If you are in the Mangalore area, Walkin’ On Water Mangalore, based at Panambur Beach would love to take you out and teach you to surf, get you to feel the thrills and fun of surfing or if you are already surfing, help you progress to the next level. Walkin On Water Mangalore can be contacted on firstname.lastname@example.org, by phone on 97434 40134 or 99721 13538 or simply seeing them at their base on Panambur Beach by the lifeguards. You can also check out the website walkinonwatermangalore.com or their FaceBook and Instagram accounts – walkinonwatermangalore.
White water waves – these are the broken waves which look white and foamy
Green waves – there are the unbroken waves that are yet to break
Natural/Regular Footer – is a surfer that stands on their board with their right foot at the back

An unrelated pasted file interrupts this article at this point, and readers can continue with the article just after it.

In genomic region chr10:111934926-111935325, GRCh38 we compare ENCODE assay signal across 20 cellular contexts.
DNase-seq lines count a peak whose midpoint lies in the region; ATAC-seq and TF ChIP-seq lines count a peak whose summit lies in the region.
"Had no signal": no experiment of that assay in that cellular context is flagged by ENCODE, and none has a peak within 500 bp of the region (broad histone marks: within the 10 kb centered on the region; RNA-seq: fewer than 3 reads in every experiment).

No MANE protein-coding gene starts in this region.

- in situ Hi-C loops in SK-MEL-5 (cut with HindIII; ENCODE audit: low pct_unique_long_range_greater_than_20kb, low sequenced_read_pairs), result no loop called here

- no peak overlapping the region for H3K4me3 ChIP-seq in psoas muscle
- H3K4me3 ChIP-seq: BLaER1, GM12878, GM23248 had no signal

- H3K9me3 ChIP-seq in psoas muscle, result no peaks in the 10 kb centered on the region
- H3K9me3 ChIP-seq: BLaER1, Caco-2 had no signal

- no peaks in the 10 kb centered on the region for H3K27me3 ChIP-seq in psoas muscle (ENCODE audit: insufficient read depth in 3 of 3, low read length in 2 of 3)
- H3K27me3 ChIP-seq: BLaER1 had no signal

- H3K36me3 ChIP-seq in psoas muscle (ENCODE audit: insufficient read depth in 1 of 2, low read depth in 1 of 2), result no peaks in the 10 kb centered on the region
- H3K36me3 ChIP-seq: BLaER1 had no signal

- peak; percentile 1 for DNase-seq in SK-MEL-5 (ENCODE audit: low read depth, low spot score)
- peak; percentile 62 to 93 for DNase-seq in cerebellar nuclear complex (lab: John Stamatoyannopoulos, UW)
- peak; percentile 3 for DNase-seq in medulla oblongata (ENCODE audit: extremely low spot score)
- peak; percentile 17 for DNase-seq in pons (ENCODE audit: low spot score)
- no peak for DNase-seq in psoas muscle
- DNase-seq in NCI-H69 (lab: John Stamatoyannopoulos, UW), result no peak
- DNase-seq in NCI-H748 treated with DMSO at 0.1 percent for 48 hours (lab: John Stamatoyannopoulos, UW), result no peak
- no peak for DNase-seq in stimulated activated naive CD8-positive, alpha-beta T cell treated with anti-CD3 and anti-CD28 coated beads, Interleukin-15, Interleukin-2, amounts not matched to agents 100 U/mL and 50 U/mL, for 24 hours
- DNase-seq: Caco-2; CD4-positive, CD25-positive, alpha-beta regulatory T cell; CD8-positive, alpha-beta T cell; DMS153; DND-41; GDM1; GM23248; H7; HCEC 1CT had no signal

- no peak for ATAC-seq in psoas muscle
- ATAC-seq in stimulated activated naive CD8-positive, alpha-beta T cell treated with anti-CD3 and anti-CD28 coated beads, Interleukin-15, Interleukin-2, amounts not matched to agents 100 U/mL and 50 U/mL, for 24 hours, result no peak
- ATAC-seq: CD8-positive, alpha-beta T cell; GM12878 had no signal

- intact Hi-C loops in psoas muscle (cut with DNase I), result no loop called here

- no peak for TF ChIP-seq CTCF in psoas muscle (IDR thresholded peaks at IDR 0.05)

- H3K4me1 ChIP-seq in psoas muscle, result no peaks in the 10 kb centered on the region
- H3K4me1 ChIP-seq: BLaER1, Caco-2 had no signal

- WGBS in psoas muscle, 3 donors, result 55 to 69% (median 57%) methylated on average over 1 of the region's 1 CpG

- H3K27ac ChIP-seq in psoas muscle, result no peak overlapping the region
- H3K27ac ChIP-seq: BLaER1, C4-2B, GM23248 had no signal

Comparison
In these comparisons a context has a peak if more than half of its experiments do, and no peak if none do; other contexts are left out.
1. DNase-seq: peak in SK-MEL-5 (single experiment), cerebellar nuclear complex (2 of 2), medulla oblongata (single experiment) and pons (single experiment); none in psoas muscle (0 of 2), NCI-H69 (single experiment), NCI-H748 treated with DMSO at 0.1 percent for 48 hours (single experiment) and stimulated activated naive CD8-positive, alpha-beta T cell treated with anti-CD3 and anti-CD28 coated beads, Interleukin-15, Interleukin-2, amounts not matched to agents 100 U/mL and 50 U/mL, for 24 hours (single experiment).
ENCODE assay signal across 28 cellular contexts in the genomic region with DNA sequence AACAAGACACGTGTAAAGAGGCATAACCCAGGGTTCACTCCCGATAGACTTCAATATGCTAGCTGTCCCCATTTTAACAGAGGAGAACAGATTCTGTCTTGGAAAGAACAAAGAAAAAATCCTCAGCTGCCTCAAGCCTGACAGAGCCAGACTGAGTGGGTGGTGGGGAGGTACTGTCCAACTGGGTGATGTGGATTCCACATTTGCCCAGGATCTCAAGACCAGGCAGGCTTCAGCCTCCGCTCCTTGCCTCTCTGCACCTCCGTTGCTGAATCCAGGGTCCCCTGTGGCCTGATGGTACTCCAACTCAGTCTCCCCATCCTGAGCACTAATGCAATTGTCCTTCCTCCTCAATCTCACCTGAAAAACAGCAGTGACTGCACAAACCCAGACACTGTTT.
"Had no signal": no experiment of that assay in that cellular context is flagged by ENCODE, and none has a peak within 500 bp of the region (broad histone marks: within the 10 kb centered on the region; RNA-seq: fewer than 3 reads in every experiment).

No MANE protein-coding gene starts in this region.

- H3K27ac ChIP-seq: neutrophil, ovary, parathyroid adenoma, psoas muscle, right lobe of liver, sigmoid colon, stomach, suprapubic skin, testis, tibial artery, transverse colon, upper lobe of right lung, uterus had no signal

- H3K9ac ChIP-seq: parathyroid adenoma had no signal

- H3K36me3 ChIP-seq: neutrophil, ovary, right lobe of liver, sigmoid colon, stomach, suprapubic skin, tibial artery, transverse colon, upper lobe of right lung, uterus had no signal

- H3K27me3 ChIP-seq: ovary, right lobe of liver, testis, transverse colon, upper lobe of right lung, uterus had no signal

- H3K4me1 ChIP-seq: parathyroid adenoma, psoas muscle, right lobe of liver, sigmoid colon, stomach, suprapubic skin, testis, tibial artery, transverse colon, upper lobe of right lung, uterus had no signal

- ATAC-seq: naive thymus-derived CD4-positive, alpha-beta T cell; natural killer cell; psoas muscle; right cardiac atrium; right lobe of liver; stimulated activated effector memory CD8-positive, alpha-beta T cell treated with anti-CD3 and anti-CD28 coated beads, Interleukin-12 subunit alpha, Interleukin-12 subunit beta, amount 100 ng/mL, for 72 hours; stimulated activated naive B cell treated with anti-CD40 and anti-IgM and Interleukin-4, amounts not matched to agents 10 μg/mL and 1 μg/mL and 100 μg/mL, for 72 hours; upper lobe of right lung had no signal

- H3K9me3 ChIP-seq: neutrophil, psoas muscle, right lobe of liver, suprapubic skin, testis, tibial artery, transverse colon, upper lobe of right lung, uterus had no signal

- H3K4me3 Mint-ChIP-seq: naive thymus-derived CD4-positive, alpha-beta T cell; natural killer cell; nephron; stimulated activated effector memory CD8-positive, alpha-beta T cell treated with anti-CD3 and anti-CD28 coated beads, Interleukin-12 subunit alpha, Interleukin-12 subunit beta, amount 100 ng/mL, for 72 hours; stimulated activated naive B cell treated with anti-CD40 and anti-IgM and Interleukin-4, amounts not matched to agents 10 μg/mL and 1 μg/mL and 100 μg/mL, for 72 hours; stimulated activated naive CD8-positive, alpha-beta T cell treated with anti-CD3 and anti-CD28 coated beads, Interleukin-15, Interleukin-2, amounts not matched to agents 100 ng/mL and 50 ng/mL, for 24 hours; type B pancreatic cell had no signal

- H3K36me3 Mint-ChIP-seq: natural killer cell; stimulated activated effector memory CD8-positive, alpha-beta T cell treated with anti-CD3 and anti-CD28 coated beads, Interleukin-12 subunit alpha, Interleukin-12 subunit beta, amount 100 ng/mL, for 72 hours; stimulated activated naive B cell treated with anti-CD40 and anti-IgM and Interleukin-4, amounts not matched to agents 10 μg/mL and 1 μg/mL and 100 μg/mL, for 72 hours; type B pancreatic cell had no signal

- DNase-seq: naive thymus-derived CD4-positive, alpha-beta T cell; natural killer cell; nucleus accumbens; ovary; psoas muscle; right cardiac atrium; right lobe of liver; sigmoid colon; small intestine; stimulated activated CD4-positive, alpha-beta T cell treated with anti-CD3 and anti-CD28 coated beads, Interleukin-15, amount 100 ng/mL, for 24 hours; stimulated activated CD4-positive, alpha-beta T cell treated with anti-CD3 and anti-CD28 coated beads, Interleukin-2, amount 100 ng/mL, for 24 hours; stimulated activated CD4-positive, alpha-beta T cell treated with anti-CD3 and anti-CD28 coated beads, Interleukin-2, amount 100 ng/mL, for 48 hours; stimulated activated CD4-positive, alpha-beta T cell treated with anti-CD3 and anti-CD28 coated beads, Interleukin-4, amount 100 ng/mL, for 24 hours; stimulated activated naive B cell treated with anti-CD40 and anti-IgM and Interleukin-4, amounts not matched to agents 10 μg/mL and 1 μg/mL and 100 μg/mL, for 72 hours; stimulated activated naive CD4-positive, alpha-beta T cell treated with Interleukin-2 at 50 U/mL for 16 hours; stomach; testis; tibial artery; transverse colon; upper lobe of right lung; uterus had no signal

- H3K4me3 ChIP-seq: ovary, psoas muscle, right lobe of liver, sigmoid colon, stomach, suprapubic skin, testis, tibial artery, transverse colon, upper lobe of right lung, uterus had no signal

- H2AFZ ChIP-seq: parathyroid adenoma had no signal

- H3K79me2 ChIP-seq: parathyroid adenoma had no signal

Goofy footer – is a surfer who stands on their board with their left foot at the back
Frontside/Toeside – surfing in the direction where the surfer’s body is facing the wave
Backside/Heelside – surfing in the direction where the surfer’s back is facing the wave
Wave face – the green unbroken part of the wave is called the Wave Face, Face of the Wave or simply the Face
Manoeuvres – are different turns and movements that a surfer does on a wave. There are many different degrees of difficulty for different types of manoeuvres/moves and then different degrees of difficulty for different variations for the different manoeuvres/moves.
Close Out/Closing out – the term given to a wave that breaks all at once and goes from a green wave to a white water broken wave in a single motion.
Right – a wave that is termed a Right is one that breaks from the left to the right so the surfer surfs it to the right
Left – a wave that is termed a Left is one that breaks from right to left so the surfer surfs it to the left